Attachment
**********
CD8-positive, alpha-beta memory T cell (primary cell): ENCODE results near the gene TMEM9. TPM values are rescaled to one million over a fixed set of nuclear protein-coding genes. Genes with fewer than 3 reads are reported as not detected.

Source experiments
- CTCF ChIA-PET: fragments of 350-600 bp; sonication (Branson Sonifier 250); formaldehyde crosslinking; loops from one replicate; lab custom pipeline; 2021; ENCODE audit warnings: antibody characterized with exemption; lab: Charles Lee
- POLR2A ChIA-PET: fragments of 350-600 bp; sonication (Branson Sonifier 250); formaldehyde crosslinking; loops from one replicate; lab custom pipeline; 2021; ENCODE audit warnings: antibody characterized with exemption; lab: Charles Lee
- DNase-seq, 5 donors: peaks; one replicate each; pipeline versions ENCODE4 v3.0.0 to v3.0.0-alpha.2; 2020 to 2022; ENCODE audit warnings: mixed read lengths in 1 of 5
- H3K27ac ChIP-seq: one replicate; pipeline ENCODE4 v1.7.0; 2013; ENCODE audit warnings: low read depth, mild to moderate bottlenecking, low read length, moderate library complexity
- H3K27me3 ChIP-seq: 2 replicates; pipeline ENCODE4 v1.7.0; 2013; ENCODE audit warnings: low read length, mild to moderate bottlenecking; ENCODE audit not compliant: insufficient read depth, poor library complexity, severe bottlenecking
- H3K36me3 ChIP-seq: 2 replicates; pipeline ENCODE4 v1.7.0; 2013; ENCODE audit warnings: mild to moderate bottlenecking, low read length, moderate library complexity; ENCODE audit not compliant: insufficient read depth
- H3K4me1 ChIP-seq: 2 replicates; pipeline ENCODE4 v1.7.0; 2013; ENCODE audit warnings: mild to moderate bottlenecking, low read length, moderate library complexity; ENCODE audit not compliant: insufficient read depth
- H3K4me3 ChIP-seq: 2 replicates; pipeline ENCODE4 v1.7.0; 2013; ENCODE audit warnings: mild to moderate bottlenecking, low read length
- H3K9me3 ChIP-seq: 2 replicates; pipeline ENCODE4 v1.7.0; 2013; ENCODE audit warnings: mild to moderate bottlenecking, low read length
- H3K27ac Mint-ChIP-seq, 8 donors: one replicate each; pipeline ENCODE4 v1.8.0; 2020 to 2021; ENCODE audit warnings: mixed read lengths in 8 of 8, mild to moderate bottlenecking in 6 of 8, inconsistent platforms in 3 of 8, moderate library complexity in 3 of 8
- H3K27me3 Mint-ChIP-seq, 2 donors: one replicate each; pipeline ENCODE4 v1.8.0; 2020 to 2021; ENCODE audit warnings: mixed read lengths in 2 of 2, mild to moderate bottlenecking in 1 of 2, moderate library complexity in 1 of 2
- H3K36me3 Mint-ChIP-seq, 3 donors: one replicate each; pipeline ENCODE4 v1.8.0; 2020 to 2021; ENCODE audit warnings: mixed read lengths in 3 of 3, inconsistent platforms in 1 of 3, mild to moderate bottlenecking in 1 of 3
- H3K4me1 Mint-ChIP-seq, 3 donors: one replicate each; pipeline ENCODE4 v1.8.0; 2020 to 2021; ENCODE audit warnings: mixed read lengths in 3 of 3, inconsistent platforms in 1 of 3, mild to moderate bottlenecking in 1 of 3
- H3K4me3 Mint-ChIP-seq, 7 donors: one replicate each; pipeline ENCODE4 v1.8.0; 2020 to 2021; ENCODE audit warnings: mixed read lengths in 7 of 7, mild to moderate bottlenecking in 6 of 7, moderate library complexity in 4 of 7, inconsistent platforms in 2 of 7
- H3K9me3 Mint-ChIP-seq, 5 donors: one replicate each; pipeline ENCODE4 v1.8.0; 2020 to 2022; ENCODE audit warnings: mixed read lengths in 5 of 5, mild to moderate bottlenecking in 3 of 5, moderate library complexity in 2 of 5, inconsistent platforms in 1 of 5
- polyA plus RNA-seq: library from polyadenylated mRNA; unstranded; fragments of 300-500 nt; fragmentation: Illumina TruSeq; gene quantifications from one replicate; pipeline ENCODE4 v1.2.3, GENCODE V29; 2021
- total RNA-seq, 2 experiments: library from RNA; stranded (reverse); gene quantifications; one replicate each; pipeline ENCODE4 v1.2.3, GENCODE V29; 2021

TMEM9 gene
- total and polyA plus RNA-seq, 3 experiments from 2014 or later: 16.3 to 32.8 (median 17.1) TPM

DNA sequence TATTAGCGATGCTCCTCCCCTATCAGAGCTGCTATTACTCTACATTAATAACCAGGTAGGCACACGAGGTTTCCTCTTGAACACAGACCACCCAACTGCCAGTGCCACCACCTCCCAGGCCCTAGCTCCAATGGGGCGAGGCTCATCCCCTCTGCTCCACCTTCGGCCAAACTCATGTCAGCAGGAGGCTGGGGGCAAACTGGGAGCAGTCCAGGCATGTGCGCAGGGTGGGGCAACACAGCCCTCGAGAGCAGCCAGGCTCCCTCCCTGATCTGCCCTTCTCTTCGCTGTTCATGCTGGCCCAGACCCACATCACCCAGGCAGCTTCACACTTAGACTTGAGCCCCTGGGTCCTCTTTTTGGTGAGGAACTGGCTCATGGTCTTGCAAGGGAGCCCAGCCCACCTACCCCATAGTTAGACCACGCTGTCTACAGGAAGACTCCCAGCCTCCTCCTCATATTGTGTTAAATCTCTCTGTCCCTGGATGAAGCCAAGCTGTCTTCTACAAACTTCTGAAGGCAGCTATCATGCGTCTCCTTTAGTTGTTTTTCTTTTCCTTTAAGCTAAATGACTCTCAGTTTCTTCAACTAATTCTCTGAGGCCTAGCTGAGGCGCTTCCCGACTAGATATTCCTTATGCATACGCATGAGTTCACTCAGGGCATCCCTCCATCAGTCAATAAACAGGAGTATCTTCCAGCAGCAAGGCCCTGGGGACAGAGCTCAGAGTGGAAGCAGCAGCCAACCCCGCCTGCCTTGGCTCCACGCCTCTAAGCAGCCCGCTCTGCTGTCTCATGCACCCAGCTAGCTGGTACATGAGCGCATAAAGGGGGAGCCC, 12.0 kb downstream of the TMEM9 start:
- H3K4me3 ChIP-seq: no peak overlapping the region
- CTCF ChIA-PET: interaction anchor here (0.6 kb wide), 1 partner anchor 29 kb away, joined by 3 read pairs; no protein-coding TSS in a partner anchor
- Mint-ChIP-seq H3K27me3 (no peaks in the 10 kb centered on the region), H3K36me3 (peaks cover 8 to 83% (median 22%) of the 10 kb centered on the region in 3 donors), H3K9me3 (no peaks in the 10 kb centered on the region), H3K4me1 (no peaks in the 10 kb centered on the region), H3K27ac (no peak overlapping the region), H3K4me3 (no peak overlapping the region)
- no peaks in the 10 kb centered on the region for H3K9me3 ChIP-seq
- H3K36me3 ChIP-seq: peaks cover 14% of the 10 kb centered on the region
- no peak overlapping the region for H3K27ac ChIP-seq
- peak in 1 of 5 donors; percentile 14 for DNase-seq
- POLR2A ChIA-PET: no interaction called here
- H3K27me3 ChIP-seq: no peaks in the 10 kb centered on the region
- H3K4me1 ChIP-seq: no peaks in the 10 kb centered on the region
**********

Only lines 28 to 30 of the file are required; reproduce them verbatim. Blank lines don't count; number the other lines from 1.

- no peak overlapping the region for H3K27ac ChIP-seq
- peak in 1 of 5 donors; percentile 14 for DNase-seq
- POLR2A ChIA-PET: no interaction called here